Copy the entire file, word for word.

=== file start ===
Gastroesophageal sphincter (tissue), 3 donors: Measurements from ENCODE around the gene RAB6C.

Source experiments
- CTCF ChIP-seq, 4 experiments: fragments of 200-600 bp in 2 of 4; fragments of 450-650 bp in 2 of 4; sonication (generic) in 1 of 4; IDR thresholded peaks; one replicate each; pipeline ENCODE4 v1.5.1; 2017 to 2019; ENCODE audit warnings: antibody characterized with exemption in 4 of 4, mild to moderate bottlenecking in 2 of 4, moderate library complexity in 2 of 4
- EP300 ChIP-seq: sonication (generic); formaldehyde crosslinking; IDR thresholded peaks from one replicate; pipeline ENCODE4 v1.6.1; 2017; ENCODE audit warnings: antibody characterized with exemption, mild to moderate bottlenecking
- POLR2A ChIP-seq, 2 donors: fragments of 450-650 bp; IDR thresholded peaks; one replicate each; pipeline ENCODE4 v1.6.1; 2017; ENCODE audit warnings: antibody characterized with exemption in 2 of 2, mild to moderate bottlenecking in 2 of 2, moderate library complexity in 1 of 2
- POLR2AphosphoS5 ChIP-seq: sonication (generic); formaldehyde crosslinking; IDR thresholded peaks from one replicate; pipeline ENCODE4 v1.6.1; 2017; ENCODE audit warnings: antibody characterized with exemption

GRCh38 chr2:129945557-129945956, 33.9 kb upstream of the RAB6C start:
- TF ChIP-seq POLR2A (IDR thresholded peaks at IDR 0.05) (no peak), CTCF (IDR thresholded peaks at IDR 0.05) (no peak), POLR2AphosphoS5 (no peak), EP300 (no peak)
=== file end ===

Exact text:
Gastroesophageal sphincter (tissue), 3 donors: Measurements from ENCODE around the gene RAB6C.

Source experiments
- CTCF ChIP-seq, 4 experiments: fragments of 200-600 bp in 2 of 4; fragments of 450-650 bp in 2 of 4; sonication (generic) in 1 of 4; IDR thresholded peaks; one replicate each; pipeline ENCODE4 v1.5.1; 2017 to 2019; ENCODE audit warnings: antibody characterized with exemption in 4 of 4, mild to moderate bottlenecking in 2 of 4, moderate library complexity in 2 of 4
- EP300 ChIP-seq: sonication (generic); formaldehyde crosslinking; IDR thresholded peaks from one replicate; pipeline ENCODE4 v1.6.1; 2017; ENCODE audit warnings: antibody characterized with exemption, mild to moderate bottlenecking
- POLR2A ChIP-seq, 2 donors: fragments of 450-650 bp; IDR thresholded peaks; one replicate each; pipeline ENCODE4 v1.6.1; 2017; ENCODE audit warnings: antibody characterized with exemption in 2 of 2, mild to moderate bottlenecking in 2 of 2, moderate library complexity in 1 of 2
- POLR2AphosphoS5 ChIP-seq: sonication (generic); formaldehyde crosslinking; IDR thresholded peaks from one replicate; pipeline ENCODE4 v1.6.1; 2017; ENCODE audit warnings: antibody characterized with exemption

GRCh38 chr2:129945557-129945956, 33.9 kb upstream of the RAB6C start:
- TF ChIP-seq POLR2A (IDR thresholded peaks at IDR 0.05) (no peak), CTCF (IDR thresholded peaks at IDR 0.05) (no peak), POLR2AphosphoS5 (no peak), EP300 (no peak)